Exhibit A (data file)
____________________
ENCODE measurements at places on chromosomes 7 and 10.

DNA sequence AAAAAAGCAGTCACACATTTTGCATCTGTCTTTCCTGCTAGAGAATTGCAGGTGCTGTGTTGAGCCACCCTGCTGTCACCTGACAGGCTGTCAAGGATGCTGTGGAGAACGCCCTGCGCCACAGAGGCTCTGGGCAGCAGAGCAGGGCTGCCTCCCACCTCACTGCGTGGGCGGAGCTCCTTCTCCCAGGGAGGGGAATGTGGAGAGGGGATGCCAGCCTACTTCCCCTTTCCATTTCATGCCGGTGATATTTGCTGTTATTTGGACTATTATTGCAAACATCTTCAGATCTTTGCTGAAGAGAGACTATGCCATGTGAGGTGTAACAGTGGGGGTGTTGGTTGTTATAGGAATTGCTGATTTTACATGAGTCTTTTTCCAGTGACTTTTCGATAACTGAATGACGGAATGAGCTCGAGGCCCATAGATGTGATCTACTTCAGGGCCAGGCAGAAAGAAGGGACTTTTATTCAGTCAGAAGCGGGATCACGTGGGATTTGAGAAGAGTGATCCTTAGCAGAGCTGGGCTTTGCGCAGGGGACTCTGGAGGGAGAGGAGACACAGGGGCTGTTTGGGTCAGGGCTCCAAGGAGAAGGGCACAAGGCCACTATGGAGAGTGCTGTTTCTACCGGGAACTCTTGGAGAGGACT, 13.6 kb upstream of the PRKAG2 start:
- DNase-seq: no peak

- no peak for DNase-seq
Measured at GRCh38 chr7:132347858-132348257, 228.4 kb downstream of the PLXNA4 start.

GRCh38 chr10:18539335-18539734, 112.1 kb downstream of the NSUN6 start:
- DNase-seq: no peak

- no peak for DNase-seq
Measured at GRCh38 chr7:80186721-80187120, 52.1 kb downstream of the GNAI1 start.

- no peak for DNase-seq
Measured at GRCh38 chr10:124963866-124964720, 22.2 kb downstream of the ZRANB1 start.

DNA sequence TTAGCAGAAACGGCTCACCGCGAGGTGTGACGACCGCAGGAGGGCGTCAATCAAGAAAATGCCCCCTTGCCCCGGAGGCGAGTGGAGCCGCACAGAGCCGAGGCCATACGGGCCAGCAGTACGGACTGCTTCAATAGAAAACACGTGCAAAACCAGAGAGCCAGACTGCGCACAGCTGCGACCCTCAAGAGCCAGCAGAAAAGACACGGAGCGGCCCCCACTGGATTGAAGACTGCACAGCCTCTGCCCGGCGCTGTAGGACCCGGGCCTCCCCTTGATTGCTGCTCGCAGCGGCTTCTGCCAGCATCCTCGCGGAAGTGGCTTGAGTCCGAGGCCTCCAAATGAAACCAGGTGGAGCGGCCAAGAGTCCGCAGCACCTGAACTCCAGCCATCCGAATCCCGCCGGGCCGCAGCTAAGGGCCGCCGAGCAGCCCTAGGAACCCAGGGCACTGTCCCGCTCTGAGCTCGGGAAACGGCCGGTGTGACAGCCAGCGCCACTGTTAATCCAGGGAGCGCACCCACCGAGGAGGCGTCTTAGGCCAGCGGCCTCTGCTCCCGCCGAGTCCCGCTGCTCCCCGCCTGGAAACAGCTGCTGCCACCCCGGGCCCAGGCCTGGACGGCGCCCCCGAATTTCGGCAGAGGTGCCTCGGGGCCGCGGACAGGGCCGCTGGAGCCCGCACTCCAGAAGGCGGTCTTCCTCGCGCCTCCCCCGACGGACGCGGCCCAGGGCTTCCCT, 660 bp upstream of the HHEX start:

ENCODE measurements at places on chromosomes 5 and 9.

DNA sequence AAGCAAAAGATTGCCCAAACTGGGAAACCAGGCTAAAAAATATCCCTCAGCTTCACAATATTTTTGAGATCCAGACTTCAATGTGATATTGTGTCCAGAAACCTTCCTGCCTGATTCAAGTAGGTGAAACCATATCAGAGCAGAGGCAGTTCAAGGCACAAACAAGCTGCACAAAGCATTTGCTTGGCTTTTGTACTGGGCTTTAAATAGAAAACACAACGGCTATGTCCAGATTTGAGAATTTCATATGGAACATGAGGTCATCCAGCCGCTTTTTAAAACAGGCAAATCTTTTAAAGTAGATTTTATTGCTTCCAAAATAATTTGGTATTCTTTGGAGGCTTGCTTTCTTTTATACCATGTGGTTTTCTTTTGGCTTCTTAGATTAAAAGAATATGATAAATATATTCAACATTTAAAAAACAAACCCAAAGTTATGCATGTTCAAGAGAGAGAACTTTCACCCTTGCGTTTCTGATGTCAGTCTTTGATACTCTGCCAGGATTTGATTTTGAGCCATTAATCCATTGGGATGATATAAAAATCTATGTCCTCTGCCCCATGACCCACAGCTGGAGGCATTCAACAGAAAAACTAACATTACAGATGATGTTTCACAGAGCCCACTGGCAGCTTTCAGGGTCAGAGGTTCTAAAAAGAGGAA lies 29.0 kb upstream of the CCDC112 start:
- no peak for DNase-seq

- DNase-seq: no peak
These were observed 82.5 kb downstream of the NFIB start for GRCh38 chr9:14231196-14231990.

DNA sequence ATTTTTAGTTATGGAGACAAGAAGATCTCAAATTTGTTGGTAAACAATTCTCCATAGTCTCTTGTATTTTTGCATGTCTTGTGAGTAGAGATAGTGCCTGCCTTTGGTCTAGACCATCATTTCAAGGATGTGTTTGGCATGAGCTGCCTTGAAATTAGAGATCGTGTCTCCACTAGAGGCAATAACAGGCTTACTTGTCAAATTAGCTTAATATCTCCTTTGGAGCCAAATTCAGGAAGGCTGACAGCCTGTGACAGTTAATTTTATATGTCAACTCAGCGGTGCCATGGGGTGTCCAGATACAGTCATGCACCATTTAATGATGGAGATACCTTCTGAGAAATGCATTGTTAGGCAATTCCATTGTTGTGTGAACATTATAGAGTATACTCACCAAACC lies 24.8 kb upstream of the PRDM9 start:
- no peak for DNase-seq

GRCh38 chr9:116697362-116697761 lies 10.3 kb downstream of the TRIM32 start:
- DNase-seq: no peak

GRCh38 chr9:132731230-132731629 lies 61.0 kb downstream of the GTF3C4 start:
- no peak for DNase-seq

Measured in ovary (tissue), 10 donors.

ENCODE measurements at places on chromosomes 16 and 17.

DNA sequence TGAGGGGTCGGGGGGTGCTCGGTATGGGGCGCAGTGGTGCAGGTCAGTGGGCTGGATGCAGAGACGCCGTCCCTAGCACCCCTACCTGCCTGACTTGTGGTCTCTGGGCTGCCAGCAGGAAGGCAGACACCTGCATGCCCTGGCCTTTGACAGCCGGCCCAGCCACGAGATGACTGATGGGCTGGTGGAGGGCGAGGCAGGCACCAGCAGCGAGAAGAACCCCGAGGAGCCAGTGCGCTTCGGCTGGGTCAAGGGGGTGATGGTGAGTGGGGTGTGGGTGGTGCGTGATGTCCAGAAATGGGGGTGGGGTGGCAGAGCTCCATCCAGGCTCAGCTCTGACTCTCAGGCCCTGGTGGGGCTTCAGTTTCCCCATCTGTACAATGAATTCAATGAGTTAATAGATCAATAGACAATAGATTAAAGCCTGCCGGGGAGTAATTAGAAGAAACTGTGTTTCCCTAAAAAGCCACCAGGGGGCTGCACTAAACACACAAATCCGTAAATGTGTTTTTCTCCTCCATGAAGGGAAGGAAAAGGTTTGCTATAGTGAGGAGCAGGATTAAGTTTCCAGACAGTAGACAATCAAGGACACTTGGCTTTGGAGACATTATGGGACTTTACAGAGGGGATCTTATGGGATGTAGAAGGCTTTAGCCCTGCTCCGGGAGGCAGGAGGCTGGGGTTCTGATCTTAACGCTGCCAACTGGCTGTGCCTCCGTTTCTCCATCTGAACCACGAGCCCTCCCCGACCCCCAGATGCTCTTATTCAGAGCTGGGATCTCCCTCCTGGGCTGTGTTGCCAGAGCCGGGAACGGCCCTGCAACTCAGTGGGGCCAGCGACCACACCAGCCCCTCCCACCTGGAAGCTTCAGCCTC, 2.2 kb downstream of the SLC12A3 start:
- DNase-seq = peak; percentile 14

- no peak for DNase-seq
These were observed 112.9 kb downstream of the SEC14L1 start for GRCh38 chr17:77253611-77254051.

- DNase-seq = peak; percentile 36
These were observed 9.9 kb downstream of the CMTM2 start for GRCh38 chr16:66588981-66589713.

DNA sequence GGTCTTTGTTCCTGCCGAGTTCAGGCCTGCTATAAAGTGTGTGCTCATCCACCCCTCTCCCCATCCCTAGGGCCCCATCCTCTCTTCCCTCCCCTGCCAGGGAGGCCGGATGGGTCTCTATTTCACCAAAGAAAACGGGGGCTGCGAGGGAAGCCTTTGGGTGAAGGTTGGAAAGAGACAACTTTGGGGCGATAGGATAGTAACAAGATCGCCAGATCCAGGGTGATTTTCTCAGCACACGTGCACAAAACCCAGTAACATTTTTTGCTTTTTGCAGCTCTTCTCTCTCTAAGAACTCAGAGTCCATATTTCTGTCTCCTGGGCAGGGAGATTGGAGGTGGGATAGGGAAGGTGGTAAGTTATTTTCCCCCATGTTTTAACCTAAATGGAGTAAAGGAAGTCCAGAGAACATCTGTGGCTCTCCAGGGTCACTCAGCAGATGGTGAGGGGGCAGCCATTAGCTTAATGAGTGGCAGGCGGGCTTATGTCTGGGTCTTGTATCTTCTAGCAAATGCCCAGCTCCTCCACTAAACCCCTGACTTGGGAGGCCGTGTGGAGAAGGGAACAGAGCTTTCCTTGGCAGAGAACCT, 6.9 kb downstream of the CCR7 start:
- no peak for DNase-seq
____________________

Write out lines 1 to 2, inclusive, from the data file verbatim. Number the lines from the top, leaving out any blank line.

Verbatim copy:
ENCODE measurements at places on chromosomes 7 and 10.

DNA sequence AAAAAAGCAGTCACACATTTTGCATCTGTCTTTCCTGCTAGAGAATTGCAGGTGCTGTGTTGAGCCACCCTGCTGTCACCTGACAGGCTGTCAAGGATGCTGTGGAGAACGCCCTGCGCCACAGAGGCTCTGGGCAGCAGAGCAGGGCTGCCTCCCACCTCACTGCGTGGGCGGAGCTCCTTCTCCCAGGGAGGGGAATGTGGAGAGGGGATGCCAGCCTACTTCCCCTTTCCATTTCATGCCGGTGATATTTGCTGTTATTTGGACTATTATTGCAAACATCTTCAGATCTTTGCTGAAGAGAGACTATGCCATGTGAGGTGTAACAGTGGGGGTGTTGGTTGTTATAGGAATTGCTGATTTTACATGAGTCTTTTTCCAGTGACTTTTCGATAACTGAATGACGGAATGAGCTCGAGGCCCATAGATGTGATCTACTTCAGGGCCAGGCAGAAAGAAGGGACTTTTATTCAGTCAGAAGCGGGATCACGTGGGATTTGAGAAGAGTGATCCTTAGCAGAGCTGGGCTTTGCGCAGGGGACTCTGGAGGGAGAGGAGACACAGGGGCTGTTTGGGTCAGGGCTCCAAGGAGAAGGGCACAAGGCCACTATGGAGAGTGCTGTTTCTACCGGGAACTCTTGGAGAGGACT, 13.6 kb upstream of the PRKAG2 start: